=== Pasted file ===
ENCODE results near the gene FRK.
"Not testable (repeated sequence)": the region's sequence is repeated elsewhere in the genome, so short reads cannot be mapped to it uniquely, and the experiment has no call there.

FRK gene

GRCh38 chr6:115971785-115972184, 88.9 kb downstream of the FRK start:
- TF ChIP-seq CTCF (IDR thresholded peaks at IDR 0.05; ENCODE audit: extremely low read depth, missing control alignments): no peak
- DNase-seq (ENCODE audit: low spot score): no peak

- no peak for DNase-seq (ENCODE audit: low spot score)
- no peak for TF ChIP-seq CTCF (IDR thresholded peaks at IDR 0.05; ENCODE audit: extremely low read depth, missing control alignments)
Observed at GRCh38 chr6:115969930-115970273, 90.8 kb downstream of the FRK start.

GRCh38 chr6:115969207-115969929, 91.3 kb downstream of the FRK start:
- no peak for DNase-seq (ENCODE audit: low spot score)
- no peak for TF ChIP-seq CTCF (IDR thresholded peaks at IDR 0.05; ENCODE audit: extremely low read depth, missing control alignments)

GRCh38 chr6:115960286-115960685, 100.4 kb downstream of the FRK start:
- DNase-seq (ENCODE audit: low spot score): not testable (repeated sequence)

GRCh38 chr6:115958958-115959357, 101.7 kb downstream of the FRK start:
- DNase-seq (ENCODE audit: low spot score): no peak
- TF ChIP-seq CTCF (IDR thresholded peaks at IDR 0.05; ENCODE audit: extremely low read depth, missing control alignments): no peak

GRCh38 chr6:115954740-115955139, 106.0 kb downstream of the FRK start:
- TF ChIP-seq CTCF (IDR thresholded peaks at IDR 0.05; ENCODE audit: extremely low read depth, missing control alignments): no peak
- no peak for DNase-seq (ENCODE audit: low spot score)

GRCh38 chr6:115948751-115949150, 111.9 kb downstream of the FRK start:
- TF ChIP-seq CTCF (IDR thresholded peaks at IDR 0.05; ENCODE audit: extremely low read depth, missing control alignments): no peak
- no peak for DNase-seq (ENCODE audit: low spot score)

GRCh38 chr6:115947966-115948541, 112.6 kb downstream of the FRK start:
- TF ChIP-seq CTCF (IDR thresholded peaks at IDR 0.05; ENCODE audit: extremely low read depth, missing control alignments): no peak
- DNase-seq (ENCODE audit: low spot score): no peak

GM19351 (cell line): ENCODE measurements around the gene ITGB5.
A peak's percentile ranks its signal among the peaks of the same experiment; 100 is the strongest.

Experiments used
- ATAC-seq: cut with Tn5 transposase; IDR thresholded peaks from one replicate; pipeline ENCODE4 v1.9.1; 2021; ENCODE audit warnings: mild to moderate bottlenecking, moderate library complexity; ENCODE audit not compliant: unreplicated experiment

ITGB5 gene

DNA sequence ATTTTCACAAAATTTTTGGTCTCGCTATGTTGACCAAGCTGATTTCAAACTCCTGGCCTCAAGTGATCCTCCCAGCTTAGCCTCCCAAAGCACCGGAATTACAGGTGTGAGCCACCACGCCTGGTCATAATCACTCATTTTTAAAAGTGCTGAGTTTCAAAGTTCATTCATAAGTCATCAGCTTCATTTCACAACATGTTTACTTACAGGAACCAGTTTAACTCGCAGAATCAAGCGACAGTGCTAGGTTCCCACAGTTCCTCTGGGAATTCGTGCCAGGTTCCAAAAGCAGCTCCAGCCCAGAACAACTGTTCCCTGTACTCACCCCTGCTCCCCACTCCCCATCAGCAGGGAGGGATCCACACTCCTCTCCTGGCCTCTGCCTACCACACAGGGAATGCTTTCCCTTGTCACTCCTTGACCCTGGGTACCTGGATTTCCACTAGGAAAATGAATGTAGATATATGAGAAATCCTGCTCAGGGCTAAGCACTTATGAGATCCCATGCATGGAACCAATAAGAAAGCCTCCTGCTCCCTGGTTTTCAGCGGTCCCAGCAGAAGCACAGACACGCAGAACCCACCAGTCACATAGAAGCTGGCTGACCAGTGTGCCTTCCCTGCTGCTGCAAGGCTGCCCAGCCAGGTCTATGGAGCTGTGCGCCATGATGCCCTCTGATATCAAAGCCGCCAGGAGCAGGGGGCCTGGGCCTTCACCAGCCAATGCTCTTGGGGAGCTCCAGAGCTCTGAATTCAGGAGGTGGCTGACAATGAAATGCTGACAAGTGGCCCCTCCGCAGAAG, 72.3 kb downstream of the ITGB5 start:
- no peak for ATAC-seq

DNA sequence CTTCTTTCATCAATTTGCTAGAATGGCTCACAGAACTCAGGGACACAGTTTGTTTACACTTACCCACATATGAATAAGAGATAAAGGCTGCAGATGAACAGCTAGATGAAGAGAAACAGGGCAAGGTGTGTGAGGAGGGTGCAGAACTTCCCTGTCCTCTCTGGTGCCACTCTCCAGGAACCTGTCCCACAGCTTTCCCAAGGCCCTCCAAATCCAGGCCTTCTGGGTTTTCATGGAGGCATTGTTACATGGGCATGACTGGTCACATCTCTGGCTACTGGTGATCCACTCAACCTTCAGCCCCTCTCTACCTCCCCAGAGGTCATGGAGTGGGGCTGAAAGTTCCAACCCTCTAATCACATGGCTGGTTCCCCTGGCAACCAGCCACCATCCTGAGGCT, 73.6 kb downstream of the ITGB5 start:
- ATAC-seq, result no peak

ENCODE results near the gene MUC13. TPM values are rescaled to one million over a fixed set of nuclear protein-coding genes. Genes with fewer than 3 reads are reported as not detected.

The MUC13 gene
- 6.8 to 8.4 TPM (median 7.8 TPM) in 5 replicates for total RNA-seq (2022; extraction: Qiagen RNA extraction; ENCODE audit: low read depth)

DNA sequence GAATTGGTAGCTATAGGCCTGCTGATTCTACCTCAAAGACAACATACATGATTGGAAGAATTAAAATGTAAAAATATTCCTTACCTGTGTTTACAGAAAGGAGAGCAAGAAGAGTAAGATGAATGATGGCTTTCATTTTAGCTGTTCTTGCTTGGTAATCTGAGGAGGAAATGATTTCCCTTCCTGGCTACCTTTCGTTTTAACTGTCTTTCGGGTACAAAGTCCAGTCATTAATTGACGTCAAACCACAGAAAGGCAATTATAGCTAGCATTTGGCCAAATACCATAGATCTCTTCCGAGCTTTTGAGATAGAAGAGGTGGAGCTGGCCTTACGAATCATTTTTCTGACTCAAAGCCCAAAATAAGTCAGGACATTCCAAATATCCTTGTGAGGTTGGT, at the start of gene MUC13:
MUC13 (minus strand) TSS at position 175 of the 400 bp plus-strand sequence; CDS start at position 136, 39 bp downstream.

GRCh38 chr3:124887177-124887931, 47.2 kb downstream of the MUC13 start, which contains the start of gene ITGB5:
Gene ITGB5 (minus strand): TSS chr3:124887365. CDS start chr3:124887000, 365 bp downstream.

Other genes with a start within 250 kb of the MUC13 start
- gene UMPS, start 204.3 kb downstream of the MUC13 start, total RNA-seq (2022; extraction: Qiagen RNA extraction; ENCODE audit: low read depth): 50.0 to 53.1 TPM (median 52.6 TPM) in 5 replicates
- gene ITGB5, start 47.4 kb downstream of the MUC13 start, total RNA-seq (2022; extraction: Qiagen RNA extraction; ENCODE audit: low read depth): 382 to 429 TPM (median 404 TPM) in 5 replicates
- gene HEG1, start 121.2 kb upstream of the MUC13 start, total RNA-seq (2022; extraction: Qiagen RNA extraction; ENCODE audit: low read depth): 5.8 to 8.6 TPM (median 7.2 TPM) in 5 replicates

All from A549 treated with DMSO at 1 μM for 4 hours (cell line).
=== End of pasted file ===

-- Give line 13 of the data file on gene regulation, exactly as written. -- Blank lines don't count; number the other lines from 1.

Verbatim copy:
GRCh38 chr6:115960286-115960685, 100.4 kb downstream of the FRK start: